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216 × 156 mm
256 pages
17 illustrations
01 Oct 2002
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Repressed Spaces The Poetics of Agoraphobia Paul Carter

In Repressed Spaces Paul Carter tours the cultural history of agoraphobia, the fear of open space. Its symptoms were first described in The Anatomy of Melancholy (1621) by Robert Burton, the British scholar and writer, although it wasn’t until 1871 that Carl Otto Westphal coined the term to describe several of his patients who experienced severe anxiety when walking through streets or squares. There have been many attempts to explain and treat the condition: critics of modernization have linked it to bad city planning; psychoanalysts, calling it ‘street panic’, have blamed it on the Oedipus complex; psychiatrists have tied it to existential insecurity and describe it as the fear of places or situations that have triggered panic attacks. Freud believed that agoraphobia, like all phobias, was part of an 'anxiety neurosis' and had a sexual origin.

Taking as his starting-point the fact that Freud himself was agoraphobic, and analyzing the way people have negotiated open spaces from Greek and Roman times to the present day, Paul Carter finds that 'space fear’ ultimately results from the inhibition of movement. Along the way, the author asks why Freud repressed his agoraphobia, and examines literature, the work of architects and theorists - including Le Corbusier, Walter Benjamin and R. D. Laing - artists such as Munch, Lapique and Giacometti, and the German ‘street films’ of the 1920s. He concludes by proposing a new way of regarding open space, a new ‘poetics of agoraphobia’, one that is sensitive to the agoraphobe’s point of view and provides lessons for architects and urban planners today.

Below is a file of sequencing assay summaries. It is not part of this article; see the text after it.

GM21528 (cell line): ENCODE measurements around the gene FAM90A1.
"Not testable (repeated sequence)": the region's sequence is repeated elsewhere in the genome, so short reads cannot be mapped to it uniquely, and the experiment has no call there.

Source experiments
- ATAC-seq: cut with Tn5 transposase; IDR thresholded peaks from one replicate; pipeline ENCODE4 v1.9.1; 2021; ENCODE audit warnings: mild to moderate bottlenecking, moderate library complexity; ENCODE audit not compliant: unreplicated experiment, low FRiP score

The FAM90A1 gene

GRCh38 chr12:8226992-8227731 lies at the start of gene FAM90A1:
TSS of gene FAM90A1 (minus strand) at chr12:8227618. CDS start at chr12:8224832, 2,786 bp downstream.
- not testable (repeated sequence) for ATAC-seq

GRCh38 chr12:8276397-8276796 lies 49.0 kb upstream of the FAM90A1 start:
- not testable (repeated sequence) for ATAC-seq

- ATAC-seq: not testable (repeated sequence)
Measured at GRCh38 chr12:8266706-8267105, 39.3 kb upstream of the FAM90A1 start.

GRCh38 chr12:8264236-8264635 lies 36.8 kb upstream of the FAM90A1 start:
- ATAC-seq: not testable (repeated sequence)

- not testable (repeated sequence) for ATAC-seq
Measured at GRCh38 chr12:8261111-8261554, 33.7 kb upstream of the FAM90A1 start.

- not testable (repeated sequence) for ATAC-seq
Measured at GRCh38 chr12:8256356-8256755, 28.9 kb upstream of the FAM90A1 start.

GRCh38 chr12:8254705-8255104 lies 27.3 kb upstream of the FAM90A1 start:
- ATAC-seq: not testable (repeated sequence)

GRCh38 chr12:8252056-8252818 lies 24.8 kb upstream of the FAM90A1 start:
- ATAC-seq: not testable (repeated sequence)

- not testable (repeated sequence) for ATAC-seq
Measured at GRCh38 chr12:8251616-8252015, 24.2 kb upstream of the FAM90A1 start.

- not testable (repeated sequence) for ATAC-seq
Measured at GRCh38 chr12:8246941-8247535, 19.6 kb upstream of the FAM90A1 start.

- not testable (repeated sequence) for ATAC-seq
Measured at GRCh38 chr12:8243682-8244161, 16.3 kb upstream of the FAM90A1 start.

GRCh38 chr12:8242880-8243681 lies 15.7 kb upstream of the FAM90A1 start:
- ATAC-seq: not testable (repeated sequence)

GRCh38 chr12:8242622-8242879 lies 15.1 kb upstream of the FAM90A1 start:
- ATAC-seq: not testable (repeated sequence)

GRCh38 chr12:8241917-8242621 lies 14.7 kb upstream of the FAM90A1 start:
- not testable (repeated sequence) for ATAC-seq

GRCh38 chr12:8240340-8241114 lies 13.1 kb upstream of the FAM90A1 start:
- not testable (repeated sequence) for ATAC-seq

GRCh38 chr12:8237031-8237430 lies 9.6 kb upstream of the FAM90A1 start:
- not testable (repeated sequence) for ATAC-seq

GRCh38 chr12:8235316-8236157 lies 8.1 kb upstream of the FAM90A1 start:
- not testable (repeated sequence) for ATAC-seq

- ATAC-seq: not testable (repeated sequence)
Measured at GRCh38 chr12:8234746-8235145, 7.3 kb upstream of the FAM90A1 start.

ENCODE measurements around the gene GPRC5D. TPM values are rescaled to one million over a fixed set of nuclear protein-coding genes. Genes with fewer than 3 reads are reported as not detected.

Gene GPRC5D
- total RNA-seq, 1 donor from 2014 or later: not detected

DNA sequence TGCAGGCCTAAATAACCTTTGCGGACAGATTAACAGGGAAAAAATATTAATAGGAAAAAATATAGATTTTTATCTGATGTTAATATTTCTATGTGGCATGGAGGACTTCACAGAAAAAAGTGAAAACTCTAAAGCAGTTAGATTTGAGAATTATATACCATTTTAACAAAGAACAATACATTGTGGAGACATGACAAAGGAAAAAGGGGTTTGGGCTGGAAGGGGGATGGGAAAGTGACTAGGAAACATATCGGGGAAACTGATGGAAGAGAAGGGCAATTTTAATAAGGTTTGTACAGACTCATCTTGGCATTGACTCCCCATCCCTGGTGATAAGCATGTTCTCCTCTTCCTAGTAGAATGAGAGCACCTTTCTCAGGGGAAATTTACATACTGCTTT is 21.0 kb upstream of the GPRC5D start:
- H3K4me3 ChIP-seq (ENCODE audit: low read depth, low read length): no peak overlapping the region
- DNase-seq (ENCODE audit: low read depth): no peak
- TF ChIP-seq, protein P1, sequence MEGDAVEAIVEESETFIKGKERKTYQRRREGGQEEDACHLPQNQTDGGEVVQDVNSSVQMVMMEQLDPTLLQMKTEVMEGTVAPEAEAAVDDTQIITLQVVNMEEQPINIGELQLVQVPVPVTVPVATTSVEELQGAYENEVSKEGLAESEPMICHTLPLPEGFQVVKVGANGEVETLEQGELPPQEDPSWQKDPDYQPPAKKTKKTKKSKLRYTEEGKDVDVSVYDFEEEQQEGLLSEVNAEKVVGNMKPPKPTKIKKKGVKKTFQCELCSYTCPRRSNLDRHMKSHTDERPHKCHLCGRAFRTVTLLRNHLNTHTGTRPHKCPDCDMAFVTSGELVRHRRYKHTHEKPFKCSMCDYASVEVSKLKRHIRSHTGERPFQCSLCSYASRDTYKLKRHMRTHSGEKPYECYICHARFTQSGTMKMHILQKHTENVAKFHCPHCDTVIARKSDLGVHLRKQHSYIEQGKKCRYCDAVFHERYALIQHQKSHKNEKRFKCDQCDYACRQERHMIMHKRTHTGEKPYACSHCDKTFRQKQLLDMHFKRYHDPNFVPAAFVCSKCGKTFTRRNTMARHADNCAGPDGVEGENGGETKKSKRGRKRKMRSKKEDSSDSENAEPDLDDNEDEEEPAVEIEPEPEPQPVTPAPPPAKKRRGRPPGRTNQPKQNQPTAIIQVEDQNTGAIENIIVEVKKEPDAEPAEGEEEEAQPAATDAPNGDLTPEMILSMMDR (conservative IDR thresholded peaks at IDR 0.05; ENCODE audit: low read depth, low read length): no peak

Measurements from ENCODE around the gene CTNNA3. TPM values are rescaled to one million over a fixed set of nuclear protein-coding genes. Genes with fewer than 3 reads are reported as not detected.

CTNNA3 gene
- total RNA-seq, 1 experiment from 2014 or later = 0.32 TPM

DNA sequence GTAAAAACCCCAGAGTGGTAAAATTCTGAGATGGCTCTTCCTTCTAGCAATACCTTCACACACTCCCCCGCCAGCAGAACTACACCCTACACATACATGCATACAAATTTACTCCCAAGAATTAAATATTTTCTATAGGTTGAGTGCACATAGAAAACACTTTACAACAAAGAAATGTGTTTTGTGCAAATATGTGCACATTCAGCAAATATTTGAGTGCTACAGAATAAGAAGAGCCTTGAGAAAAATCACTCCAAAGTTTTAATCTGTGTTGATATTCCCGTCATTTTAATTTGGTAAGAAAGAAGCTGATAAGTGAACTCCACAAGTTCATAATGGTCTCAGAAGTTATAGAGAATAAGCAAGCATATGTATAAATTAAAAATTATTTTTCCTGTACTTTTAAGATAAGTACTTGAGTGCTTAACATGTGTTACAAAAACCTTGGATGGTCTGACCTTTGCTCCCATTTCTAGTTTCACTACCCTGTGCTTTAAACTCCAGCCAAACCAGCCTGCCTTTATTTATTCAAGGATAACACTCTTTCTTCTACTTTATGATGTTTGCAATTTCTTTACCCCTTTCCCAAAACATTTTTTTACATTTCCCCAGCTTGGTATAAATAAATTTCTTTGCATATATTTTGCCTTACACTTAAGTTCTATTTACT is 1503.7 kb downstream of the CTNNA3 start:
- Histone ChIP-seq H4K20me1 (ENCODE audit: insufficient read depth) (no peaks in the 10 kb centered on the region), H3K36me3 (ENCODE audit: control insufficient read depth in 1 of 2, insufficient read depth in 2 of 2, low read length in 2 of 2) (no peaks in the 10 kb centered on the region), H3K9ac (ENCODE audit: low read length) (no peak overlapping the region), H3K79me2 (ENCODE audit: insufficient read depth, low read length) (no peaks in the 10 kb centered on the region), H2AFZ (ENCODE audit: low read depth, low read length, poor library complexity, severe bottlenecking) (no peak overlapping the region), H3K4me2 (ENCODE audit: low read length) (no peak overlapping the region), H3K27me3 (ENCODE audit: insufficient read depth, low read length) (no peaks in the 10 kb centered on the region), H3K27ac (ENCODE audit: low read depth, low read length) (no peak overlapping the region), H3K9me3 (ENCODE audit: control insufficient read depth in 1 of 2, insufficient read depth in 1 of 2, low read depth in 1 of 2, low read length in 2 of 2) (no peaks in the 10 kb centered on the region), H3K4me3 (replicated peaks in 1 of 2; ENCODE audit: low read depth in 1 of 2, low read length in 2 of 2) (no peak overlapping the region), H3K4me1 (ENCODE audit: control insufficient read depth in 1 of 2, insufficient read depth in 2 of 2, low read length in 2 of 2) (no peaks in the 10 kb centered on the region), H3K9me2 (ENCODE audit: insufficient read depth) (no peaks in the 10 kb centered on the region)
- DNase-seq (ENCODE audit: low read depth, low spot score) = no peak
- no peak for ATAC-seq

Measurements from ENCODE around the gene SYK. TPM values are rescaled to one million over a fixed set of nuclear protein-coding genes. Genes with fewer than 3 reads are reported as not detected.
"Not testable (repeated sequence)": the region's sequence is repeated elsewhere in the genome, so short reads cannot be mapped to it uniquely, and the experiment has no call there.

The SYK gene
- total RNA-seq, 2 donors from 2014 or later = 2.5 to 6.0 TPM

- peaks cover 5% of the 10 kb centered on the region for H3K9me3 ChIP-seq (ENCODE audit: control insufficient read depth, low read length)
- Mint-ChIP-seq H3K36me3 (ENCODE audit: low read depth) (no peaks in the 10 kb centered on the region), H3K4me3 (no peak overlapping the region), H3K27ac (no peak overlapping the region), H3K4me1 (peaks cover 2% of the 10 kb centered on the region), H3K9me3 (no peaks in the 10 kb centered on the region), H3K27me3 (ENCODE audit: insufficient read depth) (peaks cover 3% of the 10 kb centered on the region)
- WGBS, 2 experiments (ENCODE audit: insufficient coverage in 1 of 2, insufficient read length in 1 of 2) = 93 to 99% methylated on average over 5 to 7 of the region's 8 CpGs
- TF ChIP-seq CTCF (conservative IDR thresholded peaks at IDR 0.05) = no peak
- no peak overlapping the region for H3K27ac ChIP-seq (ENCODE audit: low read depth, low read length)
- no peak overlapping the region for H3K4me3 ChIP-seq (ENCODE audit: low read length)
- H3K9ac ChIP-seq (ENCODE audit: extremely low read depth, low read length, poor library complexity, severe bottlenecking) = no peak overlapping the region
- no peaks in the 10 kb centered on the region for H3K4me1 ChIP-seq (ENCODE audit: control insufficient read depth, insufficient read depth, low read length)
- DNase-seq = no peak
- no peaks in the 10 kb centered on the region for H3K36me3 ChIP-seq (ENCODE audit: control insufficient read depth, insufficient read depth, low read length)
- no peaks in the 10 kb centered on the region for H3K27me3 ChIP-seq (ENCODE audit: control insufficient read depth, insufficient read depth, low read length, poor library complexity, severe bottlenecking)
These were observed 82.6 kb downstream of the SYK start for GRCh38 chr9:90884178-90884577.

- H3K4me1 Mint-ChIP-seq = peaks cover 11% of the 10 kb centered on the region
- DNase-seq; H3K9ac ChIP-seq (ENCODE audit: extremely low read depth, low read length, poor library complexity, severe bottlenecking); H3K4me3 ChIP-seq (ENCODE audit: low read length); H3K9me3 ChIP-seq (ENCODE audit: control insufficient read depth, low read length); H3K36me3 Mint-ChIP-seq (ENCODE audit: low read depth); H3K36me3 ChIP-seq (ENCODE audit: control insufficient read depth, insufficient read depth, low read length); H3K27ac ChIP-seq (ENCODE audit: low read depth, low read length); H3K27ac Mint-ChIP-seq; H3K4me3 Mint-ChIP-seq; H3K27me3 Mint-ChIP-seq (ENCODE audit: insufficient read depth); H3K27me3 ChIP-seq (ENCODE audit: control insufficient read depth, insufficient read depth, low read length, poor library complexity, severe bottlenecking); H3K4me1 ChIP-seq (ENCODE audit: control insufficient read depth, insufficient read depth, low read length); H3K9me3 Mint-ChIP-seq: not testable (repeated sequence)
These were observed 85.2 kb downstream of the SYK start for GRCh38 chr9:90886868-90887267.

‘. . . a valuable source of ideas, allowing the reader to begin to draw together the disparate threads of agoraphobic cultural theory. The potential for explorations into an environmental unconscious is clearly identified and offers architects, planners and cultural theorists a suggested, ifunresolved, strategy for new analyses of the modernist city.’ – Building Design

‘This scholarly investigation into the origins of the fear of open space prods its subject from a surprisingly diverse array of angles, ranging from architectural theory to psychological doctrine . . . Carter fluidly weaves together anecdotes, conversations, and academic cross-references. His eclectic tour of our collective societal neurosis stretches from the classical era to the present day, positing that, while detractors of the modern city have attempted to link the root of agoraphobia to poor city planning, this disorder actually extends much further back.’ – Architect Magazine

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Paul Carter is Professorial Research Fellow at The Australian Centre, University of Melbourne, and the author of The Road to Botany Bay (1987), The Lie of the Land (1996) and Parrot (Reaktion, 2006).